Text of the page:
Organization of Islamic Cooperation (OIC) officials told Reuters today that foreign ministers rallied around a recommendation suspending Syria's membership from the group over President Bashar al-Assad's crackdown on dissent, a move that suggests the motion would easily pass in a formal vote.
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OIC member Iran, a staunch Assad ally, condemned the initiative as an attempt to "erase" the Syrian problem, said Reuters. Iranian President Mahmoud Ahmadinejad is making a rare appearance in Saudi Arabia for the group's two-day summit, which kicks off in Mecca tomorrow.
The Muslim interest group represents 56 nations as well as the Palestinian Authority, but relations between many regional members are “a bit complicated,” in the words of Iranian President Mahmoud Ahmadinejad, as cited by the Islamic Republic News Agency, according to Bloomberg. Bloomberg also reported that Ahmadinejad said: “Enemies use a significant portion of the energy of Muslim governments and groups for eliminating and damaging each other."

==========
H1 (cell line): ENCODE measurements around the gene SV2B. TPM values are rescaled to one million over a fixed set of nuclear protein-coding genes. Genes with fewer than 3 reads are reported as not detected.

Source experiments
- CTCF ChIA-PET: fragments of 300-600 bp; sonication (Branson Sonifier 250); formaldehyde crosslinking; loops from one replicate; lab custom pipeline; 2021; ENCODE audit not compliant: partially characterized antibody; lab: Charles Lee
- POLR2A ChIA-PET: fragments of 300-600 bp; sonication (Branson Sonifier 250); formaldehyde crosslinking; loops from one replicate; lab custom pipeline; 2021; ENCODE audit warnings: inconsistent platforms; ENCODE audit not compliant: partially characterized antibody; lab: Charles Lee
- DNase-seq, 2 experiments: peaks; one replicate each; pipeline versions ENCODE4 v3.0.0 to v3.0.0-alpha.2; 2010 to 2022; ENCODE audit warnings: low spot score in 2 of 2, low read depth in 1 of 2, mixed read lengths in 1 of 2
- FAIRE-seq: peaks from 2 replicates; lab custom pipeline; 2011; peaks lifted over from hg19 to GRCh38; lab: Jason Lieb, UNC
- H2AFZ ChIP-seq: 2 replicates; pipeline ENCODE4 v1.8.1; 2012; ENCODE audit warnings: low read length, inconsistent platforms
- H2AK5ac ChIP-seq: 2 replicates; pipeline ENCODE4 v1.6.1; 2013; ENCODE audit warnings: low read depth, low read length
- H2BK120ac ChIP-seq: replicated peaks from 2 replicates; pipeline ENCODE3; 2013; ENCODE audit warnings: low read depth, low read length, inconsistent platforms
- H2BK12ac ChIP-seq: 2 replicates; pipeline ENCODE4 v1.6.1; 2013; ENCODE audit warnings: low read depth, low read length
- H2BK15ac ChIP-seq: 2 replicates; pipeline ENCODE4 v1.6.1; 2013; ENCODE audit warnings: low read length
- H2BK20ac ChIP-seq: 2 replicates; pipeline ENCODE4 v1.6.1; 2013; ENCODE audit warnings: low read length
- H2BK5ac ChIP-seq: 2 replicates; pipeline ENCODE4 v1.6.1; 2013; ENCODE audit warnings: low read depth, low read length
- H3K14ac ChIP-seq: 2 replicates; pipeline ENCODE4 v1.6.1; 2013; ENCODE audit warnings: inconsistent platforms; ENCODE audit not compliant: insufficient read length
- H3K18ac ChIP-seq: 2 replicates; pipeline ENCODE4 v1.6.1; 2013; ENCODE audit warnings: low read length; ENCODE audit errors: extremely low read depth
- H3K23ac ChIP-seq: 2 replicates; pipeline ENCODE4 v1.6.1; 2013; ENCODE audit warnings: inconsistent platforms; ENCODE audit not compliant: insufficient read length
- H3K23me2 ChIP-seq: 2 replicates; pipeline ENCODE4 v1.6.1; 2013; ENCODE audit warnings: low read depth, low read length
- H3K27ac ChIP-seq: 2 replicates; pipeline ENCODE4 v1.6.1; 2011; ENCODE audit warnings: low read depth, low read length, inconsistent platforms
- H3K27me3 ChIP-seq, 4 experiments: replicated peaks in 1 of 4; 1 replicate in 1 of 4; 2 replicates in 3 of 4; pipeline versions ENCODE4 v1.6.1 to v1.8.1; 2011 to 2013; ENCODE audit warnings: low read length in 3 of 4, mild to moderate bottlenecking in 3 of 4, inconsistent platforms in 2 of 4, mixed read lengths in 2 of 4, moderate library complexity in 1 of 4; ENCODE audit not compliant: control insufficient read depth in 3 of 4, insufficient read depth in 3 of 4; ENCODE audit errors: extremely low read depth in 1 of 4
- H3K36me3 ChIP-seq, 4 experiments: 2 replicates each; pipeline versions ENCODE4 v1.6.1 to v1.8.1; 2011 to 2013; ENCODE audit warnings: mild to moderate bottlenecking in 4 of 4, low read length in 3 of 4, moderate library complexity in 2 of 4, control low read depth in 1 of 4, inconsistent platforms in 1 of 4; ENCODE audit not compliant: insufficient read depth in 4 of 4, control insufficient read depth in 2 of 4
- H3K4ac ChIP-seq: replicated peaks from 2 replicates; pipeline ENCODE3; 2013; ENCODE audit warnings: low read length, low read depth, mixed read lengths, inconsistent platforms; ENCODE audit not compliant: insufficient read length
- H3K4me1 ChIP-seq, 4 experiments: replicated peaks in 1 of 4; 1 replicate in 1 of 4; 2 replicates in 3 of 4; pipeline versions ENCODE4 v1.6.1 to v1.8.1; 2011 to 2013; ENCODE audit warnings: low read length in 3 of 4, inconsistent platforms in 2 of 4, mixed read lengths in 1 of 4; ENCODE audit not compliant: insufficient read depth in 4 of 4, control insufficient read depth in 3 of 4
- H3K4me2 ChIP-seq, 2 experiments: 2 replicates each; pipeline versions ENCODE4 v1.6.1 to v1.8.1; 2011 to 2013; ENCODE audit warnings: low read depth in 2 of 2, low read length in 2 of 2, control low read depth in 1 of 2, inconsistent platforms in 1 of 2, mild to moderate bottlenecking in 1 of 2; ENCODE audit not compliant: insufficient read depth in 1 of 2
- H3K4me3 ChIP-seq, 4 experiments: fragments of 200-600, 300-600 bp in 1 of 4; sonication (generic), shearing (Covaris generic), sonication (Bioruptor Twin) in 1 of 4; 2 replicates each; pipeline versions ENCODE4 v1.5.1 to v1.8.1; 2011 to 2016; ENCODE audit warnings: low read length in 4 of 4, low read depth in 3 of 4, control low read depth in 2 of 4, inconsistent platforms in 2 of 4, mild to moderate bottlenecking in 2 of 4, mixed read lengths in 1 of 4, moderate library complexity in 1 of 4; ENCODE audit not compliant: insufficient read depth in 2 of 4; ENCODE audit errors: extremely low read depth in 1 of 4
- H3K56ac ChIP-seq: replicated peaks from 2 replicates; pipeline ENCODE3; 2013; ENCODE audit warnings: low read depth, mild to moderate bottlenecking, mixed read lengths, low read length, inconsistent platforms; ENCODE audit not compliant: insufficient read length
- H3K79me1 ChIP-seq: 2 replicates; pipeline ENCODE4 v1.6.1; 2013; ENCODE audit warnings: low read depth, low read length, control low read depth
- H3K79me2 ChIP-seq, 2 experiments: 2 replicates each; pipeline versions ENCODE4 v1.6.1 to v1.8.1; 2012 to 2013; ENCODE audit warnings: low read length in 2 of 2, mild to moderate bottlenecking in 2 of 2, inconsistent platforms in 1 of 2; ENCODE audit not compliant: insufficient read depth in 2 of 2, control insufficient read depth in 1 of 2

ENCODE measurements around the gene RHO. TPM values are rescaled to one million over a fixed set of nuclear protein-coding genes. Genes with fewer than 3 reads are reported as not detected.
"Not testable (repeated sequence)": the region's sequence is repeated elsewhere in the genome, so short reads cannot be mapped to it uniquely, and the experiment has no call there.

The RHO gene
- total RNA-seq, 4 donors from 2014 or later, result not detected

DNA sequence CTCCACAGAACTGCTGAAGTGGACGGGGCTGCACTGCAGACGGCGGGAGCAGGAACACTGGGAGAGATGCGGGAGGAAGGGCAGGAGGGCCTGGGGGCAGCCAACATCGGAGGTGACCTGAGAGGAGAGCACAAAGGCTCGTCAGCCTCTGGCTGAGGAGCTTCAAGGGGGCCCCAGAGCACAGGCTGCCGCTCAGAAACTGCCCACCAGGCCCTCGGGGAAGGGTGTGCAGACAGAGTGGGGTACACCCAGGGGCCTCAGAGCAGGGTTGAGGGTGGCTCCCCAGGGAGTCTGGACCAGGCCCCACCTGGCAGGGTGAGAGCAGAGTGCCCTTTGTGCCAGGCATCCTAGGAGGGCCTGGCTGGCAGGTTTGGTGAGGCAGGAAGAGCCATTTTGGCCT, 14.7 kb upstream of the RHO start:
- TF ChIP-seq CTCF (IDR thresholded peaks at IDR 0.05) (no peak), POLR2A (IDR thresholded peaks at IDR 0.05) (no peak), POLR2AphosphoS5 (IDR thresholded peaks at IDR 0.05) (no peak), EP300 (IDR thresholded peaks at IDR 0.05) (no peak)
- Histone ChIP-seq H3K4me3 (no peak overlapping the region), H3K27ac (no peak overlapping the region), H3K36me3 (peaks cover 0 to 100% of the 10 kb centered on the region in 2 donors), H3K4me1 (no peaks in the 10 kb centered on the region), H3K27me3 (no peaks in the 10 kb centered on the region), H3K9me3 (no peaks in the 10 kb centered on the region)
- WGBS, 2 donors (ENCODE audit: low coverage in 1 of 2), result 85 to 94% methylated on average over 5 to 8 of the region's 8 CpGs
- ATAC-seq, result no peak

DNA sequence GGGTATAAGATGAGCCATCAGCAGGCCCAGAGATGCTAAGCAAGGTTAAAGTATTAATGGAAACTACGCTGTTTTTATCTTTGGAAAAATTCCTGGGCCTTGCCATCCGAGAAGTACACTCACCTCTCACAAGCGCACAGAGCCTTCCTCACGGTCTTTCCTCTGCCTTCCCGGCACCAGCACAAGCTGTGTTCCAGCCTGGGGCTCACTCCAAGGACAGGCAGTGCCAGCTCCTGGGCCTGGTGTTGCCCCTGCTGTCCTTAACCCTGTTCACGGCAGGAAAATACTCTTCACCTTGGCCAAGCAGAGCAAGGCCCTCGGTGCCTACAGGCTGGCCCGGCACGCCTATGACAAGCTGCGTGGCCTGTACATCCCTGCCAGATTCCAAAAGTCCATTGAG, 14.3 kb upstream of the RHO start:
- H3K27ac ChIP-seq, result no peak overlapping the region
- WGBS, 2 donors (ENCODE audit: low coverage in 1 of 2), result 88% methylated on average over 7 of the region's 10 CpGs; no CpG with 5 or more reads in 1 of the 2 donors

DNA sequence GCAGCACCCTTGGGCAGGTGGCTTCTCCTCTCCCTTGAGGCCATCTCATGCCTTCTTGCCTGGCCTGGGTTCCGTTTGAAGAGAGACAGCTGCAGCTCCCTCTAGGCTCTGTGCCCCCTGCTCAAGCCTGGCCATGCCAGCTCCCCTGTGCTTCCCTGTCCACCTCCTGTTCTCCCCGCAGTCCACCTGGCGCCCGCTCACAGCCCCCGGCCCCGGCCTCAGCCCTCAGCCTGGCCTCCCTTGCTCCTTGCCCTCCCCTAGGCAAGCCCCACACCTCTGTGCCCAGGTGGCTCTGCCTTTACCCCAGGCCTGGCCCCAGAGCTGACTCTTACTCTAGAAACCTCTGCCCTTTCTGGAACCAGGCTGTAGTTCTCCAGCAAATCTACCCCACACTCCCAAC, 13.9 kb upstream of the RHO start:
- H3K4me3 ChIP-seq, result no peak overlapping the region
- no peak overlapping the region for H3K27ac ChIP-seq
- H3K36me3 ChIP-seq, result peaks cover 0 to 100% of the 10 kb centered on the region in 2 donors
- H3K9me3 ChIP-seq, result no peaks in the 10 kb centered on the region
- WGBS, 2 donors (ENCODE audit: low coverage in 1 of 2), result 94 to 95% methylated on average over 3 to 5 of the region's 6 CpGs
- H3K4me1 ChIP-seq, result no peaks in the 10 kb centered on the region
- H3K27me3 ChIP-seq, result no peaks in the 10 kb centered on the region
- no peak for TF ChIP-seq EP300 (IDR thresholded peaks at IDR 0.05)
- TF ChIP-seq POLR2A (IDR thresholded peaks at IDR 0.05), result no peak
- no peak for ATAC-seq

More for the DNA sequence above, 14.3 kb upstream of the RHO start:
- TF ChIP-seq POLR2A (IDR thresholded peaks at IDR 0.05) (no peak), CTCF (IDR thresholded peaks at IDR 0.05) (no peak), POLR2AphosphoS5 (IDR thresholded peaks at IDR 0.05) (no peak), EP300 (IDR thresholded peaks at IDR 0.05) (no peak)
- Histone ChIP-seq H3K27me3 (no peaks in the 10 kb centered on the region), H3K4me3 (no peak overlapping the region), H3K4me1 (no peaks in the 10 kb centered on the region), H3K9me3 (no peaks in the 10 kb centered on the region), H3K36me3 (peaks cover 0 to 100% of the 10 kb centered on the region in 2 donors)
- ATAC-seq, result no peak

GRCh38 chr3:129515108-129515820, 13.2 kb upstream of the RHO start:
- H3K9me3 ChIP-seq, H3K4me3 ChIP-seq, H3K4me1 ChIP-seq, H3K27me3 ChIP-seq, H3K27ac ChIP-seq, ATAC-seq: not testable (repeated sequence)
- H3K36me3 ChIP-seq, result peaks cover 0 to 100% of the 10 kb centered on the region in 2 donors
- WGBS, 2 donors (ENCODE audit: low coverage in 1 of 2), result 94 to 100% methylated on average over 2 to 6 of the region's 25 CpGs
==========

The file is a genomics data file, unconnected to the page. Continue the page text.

Already in Saudi Arabia, Iranian Foreign Minister Ali Akbar Salehi was more blunt. "I'm openly against the suspension of the membership of any country, any organization," he told reporters today, according to Agence-France Press.
Reuters said the group's binding decision on Syria, where activists say some 20,000 people have died in over a year of violence as Assad seeks to quell a growing uprising against his rule, would have more symbolic than practical weight.
The motion is likely to go to the floor Wednesday, where it would need a two-thirds majority in order to pass — in other words, Iran won't be able to block it on its own, said Reuters.
OIC secretary general Ekmeleddin Ihsanoglu told AFP that Syria will not be attending the group's extraordinary meeting, which was called for by the Saudi king earlier this month.
Ihsanoglu confirmed that the event is expected to "announce the suspension of Syria's membership as recommended by member states," he told AFP.